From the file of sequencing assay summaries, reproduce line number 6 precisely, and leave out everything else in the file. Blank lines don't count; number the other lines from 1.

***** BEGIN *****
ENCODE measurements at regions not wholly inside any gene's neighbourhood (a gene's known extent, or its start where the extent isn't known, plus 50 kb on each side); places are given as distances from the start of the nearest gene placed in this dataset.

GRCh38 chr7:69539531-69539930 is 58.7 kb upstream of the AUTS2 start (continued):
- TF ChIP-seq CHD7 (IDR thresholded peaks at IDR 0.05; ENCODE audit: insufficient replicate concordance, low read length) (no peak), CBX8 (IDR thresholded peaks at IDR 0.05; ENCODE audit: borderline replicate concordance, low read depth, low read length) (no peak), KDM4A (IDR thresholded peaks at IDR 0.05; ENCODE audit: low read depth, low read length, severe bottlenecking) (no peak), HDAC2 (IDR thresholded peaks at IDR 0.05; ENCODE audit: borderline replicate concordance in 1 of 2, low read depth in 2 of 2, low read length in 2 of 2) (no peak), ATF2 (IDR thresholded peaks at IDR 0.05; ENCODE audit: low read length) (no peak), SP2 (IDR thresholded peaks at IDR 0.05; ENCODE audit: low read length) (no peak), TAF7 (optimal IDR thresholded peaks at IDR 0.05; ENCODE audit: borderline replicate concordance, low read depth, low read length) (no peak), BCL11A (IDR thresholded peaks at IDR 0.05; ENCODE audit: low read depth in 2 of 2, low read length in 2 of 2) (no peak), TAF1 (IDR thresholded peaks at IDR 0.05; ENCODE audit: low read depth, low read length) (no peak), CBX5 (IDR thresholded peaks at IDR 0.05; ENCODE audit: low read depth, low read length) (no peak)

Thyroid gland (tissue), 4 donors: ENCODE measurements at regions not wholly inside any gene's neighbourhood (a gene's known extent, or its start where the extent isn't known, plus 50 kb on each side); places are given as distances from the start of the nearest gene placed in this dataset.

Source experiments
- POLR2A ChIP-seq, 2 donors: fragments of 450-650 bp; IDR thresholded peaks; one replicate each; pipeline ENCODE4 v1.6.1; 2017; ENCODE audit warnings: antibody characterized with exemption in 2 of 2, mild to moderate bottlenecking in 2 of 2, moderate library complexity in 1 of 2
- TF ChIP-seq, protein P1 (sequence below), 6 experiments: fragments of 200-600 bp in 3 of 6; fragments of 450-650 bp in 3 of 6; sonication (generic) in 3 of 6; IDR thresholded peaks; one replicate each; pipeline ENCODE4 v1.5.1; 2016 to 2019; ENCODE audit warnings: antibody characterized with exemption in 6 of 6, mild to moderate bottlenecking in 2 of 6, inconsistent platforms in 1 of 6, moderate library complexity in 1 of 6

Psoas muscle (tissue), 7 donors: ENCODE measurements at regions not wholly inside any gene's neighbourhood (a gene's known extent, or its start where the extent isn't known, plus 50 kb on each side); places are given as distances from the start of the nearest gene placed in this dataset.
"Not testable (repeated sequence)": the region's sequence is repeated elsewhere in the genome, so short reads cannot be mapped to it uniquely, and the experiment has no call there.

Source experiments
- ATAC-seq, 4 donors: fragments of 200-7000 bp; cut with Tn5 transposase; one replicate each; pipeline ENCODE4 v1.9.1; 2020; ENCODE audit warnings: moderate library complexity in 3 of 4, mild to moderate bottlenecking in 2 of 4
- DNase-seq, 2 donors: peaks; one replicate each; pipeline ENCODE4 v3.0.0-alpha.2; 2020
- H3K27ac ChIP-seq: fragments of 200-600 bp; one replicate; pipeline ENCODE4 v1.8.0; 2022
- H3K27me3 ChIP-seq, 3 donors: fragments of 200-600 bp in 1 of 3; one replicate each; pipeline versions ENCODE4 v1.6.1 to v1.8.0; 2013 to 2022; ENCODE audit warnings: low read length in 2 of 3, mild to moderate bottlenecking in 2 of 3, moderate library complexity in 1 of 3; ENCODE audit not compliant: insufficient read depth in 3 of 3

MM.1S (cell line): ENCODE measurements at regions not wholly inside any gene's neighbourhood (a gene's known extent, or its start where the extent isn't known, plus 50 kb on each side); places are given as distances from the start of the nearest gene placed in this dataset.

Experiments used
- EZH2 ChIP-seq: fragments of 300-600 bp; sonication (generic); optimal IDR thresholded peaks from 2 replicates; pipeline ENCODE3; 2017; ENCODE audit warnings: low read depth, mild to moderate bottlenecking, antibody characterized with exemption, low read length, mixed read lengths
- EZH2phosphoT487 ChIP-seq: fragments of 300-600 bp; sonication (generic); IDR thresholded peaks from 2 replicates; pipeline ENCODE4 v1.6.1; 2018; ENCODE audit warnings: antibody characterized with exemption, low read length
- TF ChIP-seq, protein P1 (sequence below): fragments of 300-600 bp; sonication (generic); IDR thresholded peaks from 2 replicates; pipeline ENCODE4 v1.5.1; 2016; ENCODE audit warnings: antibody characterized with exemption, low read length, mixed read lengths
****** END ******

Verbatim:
- POLR2A ChIP-seq, 2 donors: fragments of 450-650 bp; IDR thresholded peaks; one replicate each; pipeline ENCODE4 v1.6.1; 2017; ENCODE audit warnings: antibody characterized with exemption in 2 of 2, mild to moderate bottlenecking in 2 of 2, moderate library complexity in 1 of 2